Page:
SAN FRANCISCO (BCN) -- Former state Sen. Leland Yee pleaded not guilty in federal court Thursday to a revised indictment that adds two money-laundering conspiracy counts to existing charges of corruption and plotting to smuggle weapons from the Philippines.
Yee, D-San Francisco/San Mateo, is due to go on trial along with three other men in the court of U.S. District Judge Charles Breyer in June. Jury selection will begin on June 1 and the trial itself on June 22.
He entered his not-guilty plea to the revised charges during a brief arraignment this morning before U.S. Magistrate Joseph Spero.
The new 95-page indictment was returned by a federal grand jury on Jan. 29 and is the third issued in the case since last spring.
It levels a total of 230 charges against Yee and 27 other defendants, including Chinatown association leader Raymond "Shrimp Boy" Chow.
Chow and a number of the other defendants face organized crime charges, in which Yee is not named. Because of the number of defendants and complexity of the case, Breyer is planning to hold at least two separate trials.
Yee, 66, now faces a total of 13 counts, including the two new money-laundering conspiracy charges.
In one alleged conspiracy, Yee and political consultant Keith Jackson are accused of plotting to launder alleged political bribery proceeds through Yee's campaign fund.
The campaign fund was for Yee's bid to become secretary of state.
He withdrew his candidacy after being arrested on corruption charges in March. Yee was also suspended from the state Senate and his term in office has since ended.
The indictment alleges in July 2013, three campaign contribution checks totaling $12,600 were deposited into Yee's campaign account and that Jackson repaid the three check writers in cash.
The cash was allegedly tied in part to $11,000 in cash allegedly given to Yee and Jackson in June 2013 by an undercover FBI agent posing as a businessman who wanted political favors, according to the indictment.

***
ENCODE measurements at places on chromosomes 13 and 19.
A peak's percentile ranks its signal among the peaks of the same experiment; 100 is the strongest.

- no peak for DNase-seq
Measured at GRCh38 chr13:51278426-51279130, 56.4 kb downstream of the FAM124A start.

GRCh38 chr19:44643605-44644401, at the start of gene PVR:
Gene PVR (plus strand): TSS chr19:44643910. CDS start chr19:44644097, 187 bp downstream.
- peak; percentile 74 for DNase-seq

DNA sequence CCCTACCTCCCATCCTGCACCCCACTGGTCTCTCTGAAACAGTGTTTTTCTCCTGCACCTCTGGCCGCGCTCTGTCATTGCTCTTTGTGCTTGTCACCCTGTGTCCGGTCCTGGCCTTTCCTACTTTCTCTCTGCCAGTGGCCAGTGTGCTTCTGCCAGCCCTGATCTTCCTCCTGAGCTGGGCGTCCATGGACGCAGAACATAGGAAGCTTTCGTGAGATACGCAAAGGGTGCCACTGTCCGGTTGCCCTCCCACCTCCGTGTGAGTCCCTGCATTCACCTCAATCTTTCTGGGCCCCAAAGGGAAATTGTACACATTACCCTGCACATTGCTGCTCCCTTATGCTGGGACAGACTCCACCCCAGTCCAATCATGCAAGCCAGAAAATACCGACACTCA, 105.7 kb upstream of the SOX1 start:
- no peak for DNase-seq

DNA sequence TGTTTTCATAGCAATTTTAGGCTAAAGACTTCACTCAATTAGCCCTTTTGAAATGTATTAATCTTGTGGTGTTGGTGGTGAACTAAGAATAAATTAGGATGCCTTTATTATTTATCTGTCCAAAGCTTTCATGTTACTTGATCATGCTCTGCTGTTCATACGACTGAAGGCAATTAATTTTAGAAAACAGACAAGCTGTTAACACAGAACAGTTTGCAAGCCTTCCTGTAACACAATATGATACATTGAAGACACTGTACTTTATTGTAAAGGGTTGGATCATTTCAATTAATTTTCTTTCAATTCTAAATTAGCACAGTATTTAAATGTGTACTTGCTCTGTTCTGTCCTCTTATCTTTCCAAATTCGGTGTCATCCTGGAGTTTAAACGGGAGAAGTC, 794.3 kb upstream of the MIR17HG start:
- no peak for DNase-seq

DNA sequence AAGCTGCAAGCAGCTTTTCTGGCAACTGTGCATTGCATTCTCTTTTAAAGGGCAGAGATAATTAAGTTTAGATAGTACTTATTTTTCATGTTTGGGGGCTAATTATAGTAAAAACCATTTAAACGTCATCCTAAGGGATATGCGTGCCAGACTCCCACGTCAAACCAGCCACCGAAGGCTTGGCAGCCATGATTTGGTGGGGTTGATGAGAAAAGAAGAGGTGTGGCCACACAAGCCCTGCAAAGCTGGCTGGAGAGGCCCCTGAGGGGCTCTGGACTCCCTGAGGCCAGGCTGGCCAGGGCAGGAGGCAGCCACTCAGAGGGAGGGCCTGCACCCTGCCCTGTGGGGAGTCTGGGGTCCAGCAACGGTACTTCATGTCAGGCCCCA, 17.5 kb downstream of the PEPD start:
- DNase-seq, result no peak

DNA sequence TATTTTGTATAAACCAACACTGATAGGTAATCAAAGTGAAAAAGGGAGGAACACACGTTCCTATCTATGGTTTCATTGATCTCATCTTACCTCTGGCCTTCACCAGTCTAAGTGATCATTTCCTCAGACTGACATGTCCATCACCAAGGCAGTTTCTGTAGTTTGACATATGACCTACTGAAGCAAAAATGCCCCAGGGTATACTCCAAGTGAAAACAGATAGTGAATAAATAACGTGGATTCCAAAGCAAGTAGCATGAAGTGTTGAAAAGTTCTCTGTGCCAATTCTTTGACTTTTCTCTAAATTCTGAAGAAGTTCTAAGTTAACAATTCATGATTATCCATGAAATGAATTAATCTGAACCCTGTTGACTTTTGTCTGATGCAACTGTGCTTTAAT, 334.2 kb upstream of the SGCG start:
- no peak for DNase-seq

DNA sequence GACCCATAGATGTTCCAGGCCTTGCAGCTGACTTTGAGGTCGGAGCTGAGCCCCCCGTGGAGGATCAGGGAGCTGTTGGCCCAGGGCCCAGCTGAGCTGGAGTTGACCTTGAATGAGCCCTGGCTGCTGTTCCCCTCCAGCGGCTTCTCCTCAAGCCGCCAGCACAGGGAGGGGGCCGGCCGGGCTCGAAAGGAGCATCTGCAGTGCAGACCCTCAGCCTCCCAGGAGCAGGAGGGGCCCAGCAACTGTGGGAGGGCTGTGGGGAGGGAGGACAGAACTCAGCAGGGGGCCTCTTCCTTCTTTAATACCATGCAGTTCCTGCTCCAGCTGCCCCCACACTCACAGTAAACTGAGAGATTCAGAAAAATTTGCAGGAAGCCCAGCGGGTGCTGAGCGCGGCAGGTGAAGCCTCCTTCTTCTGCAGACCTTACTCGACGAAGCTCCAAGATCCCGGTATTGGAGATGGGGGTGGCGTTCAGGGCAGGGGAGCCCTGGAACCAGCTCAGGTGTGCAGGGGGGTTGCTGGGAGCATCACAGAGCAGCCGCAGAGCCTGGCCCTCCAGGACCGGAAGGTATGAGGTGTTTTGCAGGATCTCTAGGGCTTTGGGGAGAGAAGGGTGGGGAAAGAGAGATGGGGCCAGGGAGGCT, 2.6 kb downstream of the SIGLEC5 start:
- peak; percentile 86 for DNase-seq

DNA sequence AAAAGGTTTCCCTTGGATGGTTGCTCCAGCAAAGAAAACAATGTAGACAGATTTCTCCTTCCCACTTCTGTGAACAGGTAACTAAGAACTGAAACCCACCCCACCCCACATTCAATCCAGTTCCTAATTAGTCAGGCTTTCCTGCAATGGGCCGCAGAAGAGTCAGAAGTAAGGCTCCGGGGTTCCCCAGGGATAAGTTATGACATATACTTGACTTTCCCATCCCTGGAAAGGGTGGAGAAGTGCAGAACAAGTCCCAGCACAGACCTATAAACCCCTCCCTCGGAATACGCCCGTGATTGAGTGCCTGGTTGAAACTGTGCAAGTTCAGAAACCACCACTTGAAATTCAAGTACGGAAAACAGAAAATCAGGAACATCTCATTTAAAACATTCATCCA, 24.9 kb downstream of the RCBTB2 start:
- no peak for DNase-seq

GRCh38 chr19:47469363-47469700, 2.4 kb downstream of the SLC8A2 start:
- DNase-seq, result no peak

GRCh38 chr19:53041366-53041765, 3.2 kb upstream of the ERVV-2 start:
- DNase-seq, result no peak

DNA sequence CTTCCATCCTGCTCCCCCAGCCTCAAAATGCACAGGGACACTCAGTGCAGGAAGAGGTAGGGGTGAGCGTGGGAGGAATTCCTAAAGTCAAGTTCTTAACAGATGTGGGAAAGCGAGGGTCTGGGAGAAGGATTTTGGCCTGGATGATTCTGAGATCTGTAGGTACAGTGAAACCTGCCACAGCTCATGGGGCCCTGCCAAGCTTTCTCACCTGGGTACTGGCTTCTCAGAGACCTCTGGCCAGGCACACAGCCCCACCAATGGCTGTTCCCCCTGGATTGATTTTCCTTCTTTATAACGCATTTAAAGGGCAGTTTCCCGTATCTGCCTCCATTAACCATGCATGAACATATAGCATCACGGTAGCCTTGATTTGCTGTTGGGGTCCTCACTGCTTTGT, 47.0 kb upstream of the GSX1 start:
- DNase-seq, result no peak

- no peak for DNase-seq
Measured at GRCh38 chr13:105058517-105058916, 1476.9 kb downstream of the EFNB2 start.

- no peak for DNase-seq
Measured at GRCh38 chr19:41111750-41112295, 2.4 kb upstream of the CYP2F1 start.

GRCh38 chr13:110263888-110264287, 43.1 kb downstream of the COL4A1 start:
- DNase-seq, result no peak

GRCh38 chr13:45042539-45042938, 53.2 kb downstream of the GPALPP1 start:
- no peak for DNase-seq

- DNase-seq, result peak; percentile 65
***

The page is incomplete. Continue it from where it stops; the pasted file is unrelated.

In the second alleged scheme, Yee and Jackson are accused of conspiring to use the campaign fund in March 2014 to launder money received for an alleged plot to sell weapons from the Philippines to another undercover agent who was posing as a Mafia member.
No arms deal was ever completed. The indictment alleges that Jackson reimbursed an individual for two campaign checks with $3,000 in cash allegedly tied to the never-completed arms deal.
The indictment alleges that at a meeting also attended by Jackson earlier in March, Yee accepted $6,800 in cash from the undercover agent along with a list of weapons for Yee to pass on to an associate with connections in the Philippines.
The 11 previous counts against Yee, which are carried over in the new indictment, include conspiring to racketeer, conspiring to obtain bribes, conspiring to deprive citizens of his honest services, using telephone and text messages in the alleged honest-services fraud, and conspiring to traffic in firearms.
Jackson, a former San Francisco school board president, is accused in those same counts.
In addition to Yee, the defendants in the June trial will be Jackson; his son, Brandon Jackson; and sports agent Marlon Sullivan.
The trial will also include charges that the two Jacksons and Sullivan sold guns without a license to the undercover agent posing as a Mafia agent. Yee is not accused of those counts.
Yee's next scheduled court appearance is a pretrial hearing before Breyer on April 30.